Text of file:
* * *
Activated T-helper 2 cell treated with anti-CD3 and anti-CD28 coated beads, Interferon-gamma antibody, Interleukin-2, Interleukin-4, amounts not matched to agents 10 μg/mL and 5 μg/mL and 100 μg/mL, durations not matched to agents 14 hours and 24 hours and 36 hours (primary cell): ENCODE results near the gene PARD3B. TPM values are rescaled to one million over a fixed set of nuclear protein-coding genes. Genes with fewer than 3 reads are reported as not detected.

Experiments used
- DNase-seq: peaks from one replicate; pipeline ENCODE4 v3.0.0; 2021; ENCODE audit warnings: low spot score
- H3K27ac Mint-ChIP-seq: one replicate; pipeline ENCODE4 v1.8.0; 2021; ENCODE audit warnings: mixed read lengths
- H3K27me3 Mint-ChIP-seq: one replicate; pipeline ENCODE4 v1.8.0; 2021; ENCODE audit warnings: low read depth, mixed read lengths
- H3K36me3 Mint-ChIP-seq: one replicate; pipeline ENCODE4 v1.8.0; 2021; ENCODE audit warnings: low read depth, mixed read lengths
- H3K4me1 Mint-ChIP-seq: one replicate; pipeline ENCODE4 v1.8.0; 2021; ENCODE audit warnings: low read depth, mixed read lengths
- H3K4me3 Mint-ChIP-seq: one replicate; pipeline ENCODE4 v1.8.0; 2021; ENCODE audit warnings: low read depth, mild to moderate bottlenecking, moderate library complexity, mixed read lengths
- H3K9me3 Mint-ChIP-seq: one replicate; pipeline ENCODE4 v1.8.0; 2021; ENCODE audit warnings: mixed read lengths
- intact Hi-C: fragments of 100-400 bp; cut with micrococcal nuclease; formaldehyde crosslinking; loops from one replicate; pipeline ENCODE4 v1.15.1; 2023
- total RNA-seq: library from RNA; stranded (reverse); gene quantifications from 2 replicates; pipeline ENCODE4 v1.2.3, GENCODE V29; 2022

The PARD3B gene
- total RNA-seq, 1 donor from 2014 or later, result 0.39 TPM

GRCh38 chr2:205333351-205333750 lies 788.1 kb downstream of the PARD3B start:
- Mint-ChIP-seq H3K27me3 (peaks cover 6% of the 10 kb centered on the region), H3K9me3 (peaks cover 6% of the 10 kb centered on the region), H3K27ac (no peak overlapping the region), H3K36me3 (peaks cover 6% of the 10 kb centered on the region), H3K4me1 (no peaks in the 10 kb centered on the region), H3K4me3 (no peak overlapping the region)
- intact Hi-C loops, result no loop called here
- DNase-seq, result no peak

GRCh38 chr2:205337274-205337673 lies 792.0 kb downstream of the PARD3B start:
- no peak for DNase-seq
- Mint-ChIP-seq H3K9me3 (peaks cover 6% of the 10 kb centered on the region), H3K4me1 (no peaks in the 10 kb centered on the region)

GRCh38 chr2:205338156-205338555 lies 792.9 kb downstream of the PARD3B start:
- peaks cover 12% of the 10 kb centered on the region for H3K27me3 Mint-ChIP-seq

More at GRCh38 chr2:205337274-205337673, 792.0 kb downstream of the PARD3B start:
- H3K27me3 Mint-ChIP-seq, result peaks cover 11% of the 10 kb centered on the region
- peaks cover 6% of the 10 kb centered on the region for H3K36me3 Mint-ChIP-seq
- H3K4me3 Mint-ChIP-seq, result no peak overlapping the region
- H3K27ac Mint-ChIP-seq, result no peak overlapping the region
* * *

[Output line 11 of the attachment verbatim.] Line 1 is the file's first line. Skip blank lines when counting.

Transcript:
- total RNA-seq: library from RNA; stranded (reverse); gene quantifications from 2 replicates; pipeline ENCODE4 v1.2.3, GENCODE V29; 2022